Toluene (methylbenzene, toluol, phenylmethane) is an aromatic hydrocarbon commonly used as an industrial solvent for the manufacturing of paints, chemicals, pharmaceuticals, and rubber. Toluene is found in gasoline, acrylic paints, varnishes, lacquers, paint thinners, adhesives, glues, rubber cement, airplane glue, and shoe polish.
Toxicity can occur from unintentional or deliberate inhalation of fumes, ingestion, or transdermal (skin) absorption. Toluene abuse or "glue sniffing" has become widespread, especially among children or adolescents, because it is readily available and inexpensive. Toluene is commonly abused by saturating or soaking a sock or rag with spray paint, placing it over the nose and mouth, and inhaling to get a sensation of euphoria, buzz, or high.
- Toluene health conditions include: Acute intoxication from inhalation is characterized by rapid onset of CNS symptoms including euphoria, hallucinations, delusions, tinnitus, dizziness, confusion, headache, vertigo, seizures, ataxia, stupor, and coma. Chronic conditions include: CNS sequelae include neuropsychosis, cerebral and cerebellar degeneration with ataxia, seizures, choreoathetosis, optic and peripheral neuropathies, decreased cognitive ability, anosmia, optic atrophy, blindness, ototoxicity, and deafness.
- Toluene has direct negative effects on cardiac automaticity and conduction and can sensitize the myocardium to circulating catecholamines. "Sudden sniffing death" secondary to cardiac arrhythmias has been reported. Pulmonary effects include bronchospasm, asphyxia, acute lung injury (ALI), and aspiration pneumonitis.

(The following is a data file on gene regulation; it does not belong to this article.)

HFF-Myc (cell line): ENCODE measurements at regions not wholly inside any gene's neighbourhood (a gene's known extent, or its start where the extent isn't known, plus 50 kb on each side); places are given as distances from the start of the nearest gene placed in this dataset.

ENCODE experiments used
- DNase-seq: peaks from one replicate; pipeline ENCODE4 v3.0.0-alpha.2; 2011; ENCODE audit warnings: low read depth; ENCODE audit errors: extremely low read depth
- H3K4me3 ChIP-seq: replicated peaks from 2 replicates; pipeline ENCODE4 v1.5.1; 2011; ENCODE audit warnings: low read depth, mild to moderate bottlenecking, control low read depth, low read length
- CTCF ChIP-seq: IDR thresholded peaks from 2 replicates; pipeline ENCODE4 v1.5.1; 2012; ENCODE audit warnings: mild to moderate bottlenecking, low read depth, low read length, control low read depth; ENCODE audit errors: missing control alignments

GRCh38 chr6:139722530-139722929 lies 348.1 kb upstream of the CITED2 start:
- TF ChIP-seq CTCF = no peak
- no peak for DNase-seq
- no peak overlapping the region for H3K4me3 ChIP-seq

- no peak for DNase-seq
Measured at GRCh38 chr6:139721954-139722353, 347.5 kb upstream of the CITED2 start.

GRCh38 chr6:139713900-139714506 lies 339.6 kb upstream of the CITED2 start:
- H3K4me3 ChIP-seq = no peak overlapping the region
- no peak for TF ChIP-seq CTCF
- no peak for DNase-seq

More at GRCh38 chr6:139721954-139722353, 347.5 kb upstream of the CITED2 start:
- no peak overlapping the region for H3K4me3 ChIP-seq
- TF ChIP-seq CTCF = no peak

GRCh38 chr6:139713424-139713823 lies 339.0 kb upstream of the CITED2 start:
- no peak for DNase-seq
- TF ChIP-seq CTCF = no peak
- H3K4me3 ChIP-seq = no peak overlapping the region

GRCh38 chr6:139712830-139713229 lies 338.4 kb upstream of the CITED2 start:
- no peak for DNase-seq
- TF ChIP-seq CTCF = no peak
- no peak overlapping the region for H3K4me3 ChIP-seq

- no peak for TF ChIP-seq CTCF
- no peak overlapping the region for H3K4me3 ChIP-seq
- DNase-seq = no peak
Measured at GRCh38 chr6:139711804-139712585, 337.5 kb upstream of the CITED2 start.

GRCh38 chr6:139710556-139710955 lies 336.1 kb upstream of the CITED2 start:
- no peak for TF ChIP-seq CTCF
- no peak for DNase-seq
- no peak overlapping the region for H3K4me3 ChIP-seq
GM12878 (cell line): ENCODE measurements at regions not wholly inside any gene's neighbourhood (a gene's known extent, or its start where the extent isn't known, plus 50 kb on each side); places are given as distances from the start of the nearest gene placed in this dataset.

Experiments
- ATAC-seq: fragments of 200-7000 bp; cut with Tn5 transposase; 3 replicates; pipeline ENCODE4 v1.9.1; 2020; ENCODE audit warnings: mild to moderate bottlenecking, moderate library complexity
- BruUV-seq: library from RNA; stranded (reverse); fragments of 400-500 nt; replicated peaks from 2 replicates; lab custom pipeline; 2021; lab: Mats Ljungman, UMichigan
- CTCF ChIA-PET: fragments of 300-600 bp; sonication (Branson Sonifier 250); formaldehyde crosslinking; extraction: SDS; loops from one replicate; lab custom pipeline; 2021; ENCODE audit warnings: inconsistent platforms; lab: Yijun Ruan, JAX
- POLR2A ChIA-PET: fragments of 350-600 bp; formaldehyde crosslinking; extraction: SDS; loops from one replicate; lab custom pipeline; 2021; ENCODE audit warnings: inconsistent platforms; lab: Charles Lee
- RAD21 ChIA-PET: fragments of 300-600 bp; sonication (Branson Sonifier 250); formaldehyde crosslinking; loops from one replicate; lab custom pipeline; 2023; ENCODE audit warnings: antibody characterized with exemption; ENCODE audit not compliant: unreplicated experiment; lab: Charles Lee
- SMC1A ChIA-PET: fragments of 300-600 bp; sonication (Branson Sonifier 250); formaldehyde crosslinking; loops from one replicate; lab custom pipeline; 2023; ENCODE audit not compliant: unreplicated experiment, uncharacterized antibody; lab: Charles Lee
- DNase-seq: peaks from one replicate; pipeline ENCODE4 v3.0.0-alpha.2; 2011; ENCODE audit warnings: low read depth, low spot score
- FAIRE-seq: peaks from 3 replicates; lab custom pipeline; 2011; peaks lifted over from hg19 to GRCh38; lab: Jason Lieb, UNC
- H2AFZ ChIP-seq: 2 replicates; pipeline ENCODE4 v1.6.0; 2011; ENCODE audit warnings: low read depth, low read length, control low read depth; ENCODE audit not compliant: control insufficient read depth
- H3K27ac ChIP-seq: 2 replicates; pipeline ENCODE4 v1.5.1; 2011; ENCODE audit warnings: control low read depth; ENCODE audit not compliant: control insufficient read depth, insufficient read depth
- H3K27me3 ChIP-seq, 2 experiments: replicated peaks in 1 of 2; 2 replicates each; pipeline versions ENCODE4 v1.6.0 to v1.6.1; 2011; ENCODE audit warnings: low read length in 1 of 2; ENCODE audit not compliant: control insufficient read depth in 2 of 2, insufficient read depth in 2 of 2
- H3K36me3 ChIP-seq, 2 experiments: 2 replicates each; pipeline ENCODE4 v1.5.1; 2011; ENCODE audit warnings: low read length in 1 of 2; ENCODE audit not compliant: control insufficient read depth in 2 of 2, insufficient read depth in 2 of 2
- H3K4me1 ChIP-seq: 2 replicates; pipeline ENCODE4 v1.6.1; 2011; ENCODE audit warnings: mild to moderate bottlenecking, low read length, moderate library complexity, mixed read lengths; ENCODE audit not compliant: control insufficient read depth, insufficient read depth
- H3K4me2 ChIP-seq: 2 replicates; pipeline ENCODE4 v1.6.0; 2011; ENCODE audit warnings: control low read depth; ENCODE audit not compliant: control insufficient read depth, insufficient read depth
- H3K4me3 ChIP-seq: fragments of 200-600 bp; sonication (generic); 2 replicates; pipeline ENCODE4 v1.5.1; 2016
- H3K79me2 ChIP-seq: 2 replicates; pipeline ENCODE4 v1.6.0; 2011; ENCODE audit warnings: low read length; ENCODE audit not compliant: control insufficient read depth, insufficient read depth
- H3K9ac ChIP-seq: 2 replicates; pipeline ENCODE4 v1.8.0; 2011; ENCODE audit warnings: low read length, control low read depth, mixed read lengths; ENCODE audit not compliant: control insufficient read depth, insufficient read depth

- Gastrointestinal symptoms from inhalation and ingestion may result in abdominal pain, nausea, vomiting, and hematemesis. Hepatotoxicity manifests with ascites, jaundice, hepatomegaly, and liver failure. A rare form of hepatitis—hepatic reticuloendothelial failure (HREF)—has been reported with toluene exposure. With the widespread abuse of volatile substances in young adults today, (hepatitis secondary to toluene toxicity), not just infectious causes, should be considered in the differential diagnosis in the younger patient population who present concerning symptoms.
- Reported renal toxicity from toluene exposure includes: renal tubular acidosis (RTA), hypokalemia, hypophosphatemia, hyperchloremia, azotemia, sterile pyuria, hematuria, and proteinuria.
- Hematologic consequences of exposure may include: lymphocytosis, macrocytosis, eosinophilia, hypochromia, and basophilic stippling, and in severe cases, aplastic anemia.
- Cutaneous contact with skin may range in severity from dermatitis to extensive chemical burns with coagulation necrosis.
- Toluene can affect skeletal muscles directly, resulting in rhabdomyolysis and myoglobinemia. Profound hypokalemia due to RTA can produce severe muscle weakness mimicking Guillain-Barré syndrome.